There is a great deal of discussion in the judgment of evidence and expert opinion about the mother’s alcohol dependency and the impact of this on her care of the children. This is poignant, because the district judge who made the placement orders observed that she loved the children dearly and had regular, positive contact with them.
Court proceedings have been ongoing for more than two years. Even before the January 2020 removal, there had been a supervision order following an earlier care application in January 2019. The children were however later found in a state of extreme distress and neglect and, following the second application by the local authority, care and placement orders were made by the district judge in November 2020. There was a long delay in finding a potential adopter and by November 2021, the mother believed she was able to prove her circumstances had changed to the extent that she applied to discharge the care orders and revoke the placement orders. At a hearing in January 2022, the Recorder at Barnet Family Court concluded that her circumstances had not changed enough. The mother appealed that decision.
In the Court of Appeal, Lord Justice Moylan set out the case put by the respective barristers for the mother and the local authority, and the earlier evidence from the Cafcass guardian, supporting the local authority. The guardian was not funded to participate in the appeal, presumably because she was not makng a separate case. The history and medical evidence about the mother’s addiction and treatment were also reconsidered. The Court decided to allow the appeal because:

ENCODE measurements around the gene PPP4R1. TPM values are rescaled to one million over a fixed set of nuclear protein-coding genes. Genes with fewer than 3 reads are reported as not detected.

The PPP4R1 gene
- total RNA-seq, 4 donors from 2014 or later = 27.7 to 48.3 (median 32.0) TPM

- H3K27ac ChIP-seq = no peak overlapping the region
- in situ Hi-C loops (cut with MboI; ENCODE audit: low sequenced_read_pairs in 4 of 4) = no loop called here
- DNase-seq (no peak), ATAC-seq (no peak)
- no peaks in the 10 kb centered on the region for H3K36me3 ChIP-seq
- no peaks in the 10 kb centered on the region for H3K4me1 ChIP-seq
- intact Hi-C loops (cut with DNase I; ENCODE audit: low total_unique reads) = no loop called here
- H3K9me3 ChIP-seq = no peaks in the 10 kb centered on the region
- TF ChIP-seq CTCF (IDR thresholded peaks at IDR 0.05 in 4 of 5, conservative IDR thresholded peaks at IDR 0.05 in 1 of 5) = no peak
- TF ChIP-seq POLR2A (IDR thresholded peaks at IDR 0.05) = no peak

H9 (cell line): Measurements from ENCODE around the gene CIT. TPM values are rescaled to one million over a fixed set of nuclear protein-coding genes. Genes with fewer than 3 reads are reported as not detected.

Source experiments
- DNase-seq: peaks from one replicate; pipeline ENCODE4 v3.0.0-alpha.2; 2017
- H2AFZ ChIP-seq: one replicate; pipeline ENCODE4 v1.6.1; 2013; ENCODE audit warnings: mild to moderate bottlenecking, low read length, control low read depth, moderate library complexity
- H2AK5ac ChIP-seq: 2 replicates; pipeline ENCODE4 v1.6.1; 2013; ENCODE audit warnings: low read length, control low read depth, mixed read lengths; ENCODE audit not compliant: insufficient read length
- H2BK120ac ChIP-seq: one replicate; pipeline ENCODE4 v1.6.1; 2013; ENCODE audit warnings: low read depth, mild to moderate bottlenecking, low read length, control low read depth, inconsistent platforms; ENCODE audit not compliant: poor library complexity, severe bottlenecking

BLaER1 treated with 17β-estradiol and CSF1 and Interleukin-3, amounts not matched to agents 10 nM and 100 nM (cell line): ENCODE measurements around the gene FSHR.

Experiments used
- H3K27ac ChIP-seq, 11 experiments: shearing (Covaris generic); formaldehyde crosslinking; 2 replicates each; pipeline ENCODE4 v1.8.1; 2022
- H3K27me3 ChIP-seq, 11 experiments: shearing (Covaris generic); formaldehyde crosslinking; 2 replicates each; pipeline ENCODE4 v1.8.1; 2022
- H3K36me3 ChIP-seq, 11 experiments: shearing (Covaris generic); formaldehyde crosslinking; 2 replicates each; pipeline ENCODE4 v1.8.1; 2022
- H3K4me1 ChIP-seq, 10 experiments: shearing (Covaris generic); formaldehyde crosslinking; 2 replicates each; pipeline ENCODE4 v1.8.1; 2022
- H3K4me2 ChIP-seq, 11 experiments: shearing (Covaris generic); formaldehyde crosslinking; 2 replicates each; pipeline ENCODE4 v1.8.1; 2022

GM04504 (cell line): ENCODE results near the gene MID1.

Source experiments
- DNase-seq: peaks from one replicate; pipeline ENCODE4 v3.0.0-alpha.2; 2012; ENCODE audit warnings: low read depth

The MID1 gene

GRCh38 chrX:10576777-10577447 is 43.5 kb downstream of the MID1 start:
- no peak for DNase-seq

‘the Recorder set the bar too high. He failed to carry out a sufficiently thorough analysis of the mother’s professed change of circumstances. Of course, the evidence about the mother’s circumstances was limited. Apart from the evidence of abstinence, which the Recorder accepted, the evidence was principally what was set out in her statement, in some respects corroborated by the social worker. But this was only an application for leave, not the substantive application to revoke. It is inevitable that the evidence at this point will be incomplete. That is one reason why it is important not to set the bar too high. To the extent that there was evidence about those factors, it was positive.’ [para 37]